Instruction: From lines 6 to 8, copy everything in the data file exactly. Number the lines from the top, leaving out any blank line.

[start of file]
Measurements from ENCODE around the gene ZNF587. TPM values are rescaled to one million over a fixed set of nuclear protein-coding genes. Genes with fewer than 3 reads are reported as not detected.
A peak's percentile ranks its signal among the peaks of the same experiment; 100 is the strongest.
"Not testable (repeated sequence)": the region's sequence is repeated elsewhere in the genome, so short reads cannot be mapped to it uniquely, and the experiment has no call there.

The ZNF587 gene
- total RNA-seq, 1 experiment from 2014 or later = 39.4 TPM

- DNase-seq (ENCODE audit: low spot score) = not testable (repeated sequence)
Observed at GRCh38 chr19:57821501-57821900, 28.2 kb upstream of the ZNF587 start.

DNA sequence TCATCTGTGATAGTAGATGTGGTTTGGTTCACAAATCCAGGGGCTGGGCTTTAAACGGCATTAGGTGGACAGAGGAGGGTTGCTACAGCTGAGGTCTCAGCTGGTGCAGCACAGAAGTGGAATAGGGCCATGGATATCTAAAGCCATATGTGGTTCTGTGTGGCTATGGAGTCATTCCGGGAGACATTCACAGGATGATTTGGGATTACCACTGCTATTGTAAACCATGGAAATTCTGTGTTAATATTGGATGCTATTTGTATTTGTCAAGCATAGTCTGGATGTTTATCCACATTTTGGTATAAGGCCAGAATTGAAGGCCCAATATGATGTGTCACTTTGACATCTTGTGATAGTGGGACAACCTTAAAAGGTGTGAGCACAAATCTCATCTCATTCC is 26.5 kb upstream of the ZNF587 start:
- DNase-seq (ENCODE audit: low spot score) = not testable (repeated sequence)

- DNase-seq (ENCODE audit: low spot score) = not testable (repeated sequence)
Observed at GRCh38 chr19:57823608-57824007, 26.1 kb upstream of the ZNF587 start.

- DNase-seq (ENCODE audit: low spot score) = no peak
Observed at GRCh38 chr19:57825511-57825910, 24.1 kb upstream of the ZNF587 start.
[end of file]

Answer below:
- DNase-seq (ENCODE audit: low spot score) = not testable (repeated sequence)
Observed at GRCh38 chr19:57821501-57821900, 28.2 kb upstream of the ZNF587 start.

DNA sequence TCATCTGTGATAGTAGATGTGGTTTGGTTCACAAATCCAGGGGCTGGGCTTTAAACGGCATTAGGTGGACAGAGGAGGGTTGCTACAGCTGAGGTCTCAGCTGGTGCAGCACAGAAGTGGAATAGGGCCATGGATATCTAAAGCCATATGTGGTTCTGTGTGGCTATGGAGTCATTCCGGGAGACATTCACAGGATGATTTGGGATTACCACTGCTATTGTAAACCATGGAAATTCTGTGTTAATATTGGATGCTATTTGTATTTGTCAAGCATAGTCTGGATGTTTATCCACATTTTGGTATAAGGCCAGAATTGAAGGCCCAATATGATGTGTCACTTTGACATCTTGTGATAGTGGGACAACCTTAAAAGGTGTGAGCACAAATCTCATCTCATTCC is 26.5 kb upstream of the ZNF587 start: